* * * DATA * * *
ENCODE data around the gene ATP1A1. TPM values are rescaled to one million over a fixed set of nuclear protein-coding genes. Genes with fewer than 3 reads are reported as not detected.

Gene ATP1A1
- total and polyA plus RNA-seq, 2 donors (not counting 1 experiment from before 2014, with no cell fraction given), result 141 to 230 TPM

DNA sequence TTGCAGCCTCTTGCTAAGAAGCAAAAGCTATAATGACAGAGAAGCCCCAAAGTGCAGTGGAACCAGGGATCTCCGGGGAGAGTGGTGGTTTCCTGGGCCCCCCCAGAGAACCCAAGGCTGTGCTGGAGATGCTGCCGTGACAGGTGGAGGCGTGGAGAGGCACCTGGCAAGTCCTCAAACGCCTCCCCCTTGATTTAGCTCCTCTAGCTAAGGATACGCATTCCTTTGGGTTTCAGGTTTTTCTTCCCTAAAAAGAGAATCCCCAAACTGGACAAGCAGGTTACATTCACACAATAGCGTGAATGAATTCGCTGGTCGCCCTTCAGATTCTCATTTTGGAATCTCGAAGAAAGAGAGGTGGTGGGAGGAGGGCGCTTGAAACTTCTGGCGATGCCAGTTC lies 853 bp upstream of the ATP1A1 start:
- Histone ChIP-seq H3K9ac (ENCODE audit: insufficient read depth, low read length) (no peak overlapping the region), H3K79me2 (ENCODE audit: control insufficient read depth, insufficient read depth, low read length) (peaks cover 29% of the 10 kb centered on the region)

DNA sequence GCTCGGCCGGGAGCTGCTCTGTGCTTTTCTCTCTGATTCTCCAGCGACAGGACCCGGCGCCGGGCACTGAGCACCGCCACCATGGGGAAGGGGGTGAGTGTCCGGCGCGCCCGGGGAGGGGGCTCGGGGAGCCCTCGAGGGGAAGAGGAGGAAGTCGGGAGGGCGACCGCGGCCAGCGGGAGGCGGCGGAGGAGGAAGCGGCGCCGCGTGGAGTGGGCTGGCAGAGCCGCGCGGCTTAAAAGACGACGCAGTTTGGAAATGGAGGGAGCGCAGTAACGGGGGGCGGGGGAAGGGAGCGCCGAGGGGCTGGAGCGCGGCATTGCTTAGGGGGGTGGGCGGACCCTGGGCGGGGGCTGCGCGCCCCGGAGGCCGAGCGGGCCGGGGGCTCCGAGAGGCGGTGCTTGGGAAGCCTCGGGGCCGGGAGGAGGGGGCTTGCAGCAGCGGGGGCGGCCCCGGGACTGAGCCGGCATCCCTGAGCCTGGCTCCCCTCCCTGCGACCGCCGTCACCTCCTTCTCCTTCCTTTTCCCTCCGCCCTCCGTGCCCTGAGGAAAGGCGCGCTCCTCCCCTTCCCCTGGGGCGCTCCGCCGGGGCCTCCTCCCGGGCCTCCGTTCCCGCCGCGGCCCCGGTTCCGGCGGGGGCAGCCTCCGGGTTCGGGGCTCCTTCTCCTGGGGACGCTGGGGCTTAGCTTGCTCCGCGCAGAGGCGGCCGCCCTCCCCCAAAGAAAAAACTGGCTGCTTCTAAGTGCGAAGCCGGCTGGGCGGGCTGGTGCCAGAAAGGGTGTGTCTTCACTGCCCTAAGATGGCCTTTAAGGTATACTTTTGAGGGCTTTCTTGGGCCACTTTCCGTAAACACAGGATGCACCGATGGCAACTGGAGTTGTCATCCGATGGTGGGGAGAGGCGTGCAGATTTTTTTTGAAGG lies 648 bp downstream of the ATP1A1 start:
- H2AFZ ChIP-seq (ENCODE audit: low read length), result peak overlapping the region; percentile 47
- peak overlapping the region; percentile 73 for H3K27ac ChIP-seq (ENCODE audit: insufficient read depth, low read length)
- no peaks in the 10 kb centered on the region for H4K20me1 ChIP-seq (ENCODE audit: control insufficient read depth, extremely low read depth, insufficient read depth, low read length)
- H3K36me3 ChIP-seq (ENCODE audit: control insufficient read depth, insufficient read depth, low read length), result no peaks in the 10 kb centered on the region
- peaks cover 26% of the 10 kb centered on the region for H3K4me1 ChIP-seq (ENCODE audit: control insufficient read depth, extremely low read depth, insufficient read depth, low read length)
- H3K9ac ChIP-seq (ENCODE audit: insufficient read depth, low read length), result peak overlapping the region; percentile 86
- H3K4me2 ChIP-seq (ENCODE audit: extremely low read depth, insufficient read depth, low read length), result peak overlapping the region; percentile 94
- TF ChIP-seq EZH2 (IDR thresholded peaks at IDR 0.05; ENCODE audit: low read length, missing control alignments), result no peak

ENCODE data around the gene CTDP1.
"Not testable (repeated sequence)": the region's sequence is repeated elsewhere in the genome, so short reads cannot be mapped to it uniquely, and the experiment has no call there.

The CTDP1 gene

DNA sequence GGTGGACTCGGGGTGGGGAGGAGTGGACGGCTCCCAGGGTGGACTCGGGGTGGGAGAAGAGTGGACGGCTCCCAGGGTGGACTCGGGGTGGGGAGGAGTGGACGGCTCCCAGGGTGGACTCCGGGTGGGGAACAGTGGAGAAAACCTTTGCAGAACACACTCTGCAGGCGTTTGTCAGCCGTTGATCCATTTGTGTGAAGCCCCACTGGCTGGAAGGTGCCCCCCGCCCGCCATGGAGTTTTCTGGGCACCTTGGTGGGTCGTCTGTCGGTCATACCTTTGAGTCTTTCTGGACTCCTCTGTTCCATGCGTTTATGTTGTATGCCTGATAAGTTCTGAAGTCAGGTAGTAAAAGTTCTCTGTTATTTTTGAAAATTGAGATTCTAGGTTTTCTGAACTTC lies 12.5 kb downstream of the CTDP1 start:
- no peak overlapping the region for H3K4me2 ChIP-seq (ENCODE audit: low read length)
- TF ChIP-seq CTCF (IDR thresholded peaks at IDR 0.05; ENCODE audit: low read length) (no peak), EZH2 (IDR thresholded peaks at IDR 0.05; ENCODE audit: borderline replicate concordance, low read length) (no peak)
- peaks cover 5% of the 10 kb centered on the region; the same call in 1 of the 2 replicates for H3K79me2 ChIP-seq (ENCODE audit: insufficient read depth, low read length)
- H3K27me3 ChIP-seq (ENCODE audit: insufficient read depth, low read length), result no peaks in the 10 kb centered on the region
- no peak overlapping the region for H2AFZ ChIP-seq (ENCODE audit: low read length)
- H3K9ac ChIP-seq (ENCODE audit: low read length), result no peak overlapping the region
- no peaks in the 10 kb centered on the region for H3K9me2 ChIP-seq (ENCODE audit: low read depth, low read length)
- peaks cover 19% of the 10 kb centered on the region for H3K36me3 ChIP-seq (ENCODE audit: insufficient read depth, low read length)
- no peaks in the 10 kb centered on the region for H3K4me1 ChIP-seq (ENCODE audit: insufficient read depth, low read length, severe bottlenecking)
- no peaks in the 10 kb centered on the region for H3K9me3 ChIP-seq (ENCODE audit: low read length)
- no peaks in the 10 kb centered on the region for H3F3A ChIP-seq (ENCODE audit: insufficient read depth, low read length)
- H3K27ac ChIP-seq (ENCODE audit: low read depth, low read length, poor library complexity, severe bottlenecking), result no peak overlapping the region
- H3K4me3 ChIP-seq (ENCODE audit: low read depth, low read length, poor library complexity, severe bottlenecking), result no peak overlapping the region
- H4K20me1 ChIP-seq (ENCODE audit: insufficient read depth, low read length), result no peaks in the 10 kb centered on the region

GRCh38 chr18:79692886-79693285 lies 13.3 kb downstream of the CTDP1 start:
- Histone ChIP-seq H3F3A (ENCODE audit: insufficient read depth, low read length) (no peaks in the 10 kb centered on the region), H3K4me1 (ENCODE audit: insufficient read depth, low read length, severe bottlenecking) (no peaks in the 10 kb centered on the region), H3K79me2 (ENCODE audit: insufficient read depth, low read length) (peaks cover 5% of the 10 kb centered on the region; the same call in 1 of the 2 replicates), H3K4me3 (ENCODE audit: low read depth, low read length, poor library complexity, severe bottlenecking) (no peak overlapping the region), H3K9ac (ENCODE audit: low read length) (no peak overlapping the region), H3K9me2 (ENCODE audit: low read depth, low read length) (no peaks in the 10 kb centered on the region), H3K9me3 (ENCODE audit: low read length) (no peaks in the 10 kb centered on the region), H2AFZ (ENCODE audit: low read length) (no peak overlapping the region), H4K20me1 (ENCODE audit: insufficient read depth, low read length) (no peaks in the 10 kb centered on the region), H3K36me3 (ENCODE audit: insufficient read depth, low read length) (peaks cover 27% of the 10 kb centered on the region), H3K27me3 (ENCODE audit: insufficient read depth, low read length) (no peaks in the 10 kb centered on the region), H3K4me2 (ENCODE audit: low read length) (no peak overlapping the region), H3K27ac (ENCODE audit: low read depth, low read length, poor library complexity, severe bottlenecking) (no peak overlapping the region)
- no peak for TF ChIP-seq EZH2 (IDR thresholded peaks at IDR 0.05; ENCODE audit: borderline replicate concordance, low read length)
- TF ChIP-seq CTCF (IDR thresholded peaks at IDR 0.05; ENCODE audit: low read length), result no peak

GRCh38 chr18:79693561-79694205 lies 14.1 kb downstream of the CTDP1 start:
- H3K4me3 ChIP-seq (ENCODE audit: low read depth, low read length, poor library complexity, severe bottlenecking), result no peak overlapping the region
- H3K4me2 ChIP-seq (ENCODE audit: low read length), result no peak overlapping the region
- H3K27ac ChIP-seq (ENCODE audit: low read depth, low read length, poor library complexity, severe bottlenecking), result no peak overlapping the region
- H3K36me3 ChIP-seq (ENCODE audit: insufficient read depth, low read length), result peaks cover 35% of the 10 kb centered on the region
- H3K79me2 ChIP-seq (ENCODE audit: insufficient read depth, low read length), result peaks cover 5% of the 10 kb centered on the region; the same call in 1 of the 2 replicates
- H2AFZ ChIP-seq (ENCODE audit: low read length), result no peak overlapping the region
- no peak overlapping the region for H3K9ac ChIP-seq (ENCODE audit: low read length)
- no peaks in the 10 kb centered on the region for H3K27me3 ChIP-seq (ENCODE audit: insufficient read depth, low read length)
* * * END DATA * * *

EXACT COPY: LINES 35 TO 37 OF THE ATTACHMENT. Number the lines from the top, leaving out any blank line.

- no peak for TF ChIP-seq EZH2 (IDR thresholded peaks at IDR 0.05; ENCODE audit: borderline replicate concordance, low read length)
- TF ChIP-seq CTCF (IDR thresholded peaks at IDR 0.05; ENCODE audit: low read length), result no peak

GRCh38 chr18:79693561-79694205 lies 14.1 kb downstream of the CTDP1 start: